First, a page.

I’ve done everything wrong at least once, which is how I learned to do things (more often) the right way.
One of my first clients decades ago was making a key admin hire, and he found a lady who was the absolute perfect right fit for the job. He was so excited for me to meet her.
She showed up with her resume written colorfully and creatively on a parchment scroll (my first missed clue that this may not be the perfect admin person). Then at some point during the interview, she sat criss-cross-apple-sauce style on the floor and continued from there. She was lovely and creative and warm and so engaging and had glowing references and was an absolutely horrible fit for the role as we both discovered in about week two of her tenure. She was not an administrator. We let her go and she left in tears and we felt awful and I learned a few more things about how to not hire.
A few hundred hires in, I’ve added some more skills to the tool belt. So here are the stars that must align when you’re making a hire. Ignore any of them at your peril:
Core values: Your hire must fit the core values of your leadership and company culture. Whether it’s quality, accuracy, hard work, or whatever. She must fit. When a new hire doesn’t work out, over 80% of the time it’s due to a core values mismatch. Don’t skip this step. Ask who their influencers are. Dig deep on this question.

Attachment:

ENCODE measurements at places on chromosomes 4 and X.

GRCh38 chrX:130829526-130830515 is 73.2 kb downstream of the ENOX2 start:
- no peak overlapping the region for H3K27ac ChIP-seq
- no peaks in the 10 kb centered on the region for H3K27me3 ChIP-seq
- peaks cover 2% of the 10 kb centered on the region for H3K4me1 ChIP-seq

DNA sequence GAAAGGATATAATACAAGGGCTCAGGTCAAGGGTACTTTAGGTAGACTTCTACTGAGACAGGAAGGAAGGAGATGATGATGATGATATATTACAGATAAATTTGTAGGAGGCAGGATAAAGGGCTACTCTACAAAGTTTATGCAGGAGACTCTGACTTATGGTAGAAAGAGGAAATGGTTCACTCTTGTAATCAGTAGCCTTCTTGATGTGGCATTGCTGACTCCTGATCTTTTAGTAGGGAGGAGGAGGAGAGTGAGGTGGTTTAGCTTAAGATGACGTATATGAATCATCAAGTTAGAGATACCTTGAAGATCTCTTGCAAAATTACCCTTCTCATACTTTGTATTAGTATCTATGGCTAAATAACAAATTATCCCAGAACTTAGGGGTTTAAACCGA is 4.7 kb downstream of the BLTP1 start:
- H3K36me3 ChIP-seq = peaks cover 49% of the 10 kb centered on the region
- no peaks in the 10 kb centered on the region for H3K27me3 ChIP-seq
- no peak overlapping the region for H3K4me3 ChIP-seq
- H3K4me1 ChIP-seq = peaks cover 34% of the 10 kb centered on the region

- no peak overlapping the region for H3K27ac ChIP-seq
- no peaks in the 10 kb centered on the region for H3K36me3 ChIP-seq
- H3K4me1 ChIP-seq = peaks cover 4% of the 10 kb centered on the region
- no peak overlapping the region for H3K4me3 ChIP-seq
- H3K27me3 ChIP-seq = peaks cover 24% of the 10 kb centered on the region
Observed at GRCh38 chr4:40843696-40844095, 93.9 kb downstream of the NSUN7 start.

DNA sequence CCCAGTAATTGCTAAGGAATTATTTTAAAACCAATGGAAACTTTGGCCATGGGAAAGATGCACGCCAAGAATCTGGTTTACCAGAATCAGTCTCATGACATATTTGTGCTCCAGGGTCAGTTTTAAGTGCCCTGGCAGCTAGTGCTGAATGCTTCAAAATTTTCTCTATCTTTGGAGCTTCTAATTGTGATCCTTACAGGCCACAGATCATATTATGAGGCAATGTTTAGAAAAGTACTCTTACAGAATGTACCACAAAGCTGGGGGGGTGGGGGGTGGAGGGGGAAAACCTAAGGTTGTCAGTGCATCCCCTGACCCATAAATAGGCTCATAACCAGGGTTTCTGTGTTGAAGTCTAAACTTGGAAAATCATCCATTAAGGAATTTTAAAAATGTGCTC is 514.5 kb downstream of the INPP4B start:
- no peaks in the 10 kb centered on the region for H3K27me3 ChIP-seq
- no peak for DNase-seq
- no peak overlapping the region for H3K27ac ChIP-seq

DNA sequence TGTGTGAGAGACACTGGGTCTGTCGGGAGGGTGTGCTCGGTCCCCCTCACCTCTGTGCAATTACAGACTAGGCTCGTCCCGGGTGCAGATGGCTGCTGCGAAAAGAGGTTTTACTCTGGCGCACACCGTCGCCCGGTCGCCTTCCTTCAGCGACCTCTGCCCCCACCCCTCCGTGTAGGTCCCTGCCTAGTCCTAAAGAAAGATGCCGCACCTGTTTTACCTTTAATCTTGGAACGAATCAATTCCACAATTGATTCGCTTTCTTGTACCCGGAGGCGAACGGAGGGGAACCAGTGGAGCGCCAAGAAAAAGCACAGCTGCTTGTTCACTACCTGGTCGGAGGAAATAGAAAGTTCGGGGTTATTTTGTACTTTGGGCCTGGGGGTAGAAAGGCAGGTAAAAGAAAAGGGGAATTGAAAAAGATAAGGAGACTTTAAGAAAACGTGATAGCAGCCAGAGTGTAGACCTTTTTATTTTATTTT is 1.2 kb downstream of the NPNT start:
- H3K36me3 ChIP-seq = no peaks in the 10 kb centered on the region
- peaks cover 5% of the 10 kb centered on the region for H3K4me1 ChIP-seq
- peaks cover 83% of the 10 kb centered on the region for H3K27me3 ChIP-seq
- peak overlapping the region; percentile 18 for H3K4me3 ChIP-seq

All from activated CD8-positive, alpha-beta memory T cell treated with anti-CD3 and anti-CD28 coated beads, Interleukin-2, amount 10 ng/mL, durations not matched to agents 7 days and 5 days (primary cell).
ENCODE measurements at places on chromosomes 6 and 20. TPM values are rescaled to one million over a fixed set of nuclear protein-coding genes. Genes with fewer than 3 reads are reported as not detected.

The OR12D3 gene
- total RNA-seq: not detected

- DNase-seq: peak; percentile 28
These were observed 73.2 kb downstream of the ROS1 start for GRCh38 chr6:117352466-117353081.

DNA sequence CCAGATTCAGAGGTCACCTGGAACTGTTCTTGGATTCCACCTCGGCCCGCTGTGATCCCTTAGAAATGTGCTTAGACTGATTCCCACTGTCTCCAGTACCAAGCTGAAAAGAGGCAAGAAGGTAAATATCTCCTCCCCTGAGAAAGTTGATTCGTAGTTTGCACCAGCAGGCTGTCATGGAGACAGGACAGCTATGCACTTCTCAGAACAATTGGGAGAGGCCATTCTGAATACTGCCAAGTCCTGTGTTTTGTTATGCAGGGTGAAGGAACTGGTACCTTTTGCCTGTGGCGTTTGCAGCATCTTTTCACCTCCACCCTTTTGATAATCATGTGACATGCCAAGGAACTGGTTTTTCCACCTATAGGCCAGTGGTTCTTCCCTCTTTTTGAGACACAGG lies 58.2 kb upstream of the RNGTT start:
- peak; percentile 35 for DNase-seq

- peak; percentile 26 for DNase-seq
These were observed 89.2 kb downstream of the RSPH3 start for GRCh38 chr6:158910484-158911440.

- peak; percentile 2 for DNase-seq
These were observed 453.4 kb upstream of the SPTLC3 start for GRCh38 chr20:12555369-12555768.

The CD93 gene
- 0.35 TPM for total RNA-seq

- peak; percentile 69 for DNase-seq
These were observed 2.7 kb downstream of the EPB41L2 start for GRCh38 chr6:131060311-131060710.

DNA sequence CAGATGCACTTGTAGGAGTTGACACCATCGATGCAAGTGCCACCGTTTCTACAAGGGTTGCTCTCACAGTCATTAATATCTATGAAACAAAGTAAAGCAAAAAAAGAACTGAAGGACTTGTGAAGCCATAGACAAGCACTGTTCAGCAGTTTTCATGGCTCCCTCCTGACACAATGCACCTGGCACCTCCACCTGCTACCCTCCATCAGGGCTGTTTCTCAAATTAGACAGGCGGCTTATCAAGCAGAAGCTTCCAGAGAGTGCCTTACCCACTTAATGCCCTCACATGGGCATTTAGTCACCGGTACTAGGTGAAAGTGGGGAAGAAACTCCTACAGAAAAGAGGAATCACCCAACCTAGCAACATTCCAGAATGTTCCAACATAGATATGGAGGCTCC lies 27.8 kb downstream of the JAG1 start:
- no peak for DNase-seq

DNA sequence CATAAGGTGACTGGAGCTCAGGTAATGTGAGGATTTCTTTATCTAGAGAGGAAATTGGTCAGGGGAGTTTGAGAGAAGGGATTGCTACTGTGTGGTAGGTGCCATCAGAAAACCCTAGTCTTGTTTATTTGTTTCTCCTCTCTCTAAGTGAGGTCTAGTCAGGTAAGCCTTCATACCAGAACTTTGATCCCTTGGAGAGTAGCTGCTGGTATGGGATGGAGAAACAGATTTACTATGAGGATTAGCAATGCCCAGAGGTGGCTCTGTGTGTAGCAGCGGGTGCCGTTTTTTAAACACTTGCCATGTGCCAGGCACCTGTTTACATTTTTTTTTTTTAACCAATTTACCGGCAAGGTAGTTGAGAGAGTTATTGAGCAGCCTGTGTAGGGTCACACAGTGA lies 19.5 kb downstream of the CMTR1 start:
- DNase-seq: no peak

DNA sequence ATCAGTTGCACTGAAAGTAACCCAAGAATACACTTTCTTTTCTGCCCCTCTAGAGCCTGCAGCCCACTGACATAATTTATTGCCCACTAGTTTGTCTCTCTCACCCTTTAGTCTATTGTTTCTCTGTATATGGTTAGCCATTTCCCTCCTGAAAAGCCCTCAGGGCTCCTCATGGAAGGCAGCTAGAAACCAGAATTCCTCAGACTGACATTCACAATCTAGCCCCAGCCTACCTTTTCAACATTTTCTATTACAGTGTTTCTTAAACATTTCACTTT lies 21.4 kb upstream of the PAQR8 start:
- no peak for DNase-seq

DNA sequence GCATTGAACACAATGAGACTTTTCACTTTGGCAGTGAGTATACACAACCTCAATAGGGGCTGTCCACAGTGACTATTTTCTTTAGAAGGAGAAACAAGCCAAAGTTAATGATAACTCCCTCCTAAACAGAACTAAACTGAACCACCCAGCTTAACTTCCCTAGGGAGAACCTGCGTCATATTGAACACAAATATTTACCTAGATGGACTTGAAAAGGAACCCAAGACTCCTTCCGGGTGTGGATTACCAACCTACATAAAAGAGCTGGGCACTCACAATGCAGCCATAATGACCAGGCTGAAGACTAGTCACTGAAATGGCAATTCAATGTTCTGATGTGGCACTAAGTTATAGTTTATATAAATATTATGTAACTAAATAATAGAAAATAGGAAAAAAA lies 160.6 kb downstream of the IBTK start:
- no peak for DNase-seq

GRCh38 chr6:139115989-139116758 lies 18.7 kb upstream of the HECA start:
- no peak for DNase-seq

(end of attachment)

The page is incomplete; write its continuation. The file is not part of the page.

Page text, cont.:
DISC Match: Is the person cut from the right cloth from a personality perspective? Our lovely admin mishire was an Inspiring/Supportive. Great person, wrong personality for the job. We couldn’t mentor her into loving working with detail all day. Join the more than 5000 business leaders who use our free DISC Personalities assessment every month. Run your candidates through it as well to find out if they’re a fit. You can access it for free here:
Skills fit: Make a basic scorecard of what you want your candidate to accomplish within 12 months of hire. Once the interview is done, ask yourself if you can see them accomplishing that list based on their job and life history.
History of winning: The best indicator of future performance is past performance. Have they encountered challenges and overcome them, or did they take their ball and go home once the going got tough? Did past supervisors try to hang on to them? Were they pulled from job to job?
I understand good people are hard to find. But the more of them you have, the more you get. So take your time and wait for the right person. Don’t settle for an okay person. You’ll thank me one day for this advice!
Getting ahead is about getting started